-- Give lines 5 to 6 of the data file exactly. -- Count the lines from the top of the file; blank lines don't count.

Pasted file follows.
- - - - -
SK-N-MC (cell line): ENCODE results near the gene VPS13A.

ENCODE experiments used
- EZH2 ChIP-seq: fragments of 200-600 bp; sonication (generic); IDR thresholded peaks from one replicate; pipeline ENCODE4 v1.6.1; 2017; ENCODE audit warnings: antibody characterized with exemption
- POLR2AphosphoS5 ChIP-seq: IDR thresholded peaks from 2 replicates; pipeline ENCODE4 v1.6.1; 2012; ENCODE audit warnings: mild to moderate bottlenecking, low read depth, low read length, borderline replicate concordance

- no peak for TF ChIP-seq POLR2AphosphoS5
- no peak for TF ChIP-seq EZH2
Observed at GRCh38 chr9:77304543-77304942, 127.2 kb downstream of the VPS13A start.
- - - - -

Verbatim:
- no peak for TF ChIP-seq POLR2AphosphoS5
- no peak for TF ChIP-seq EZH2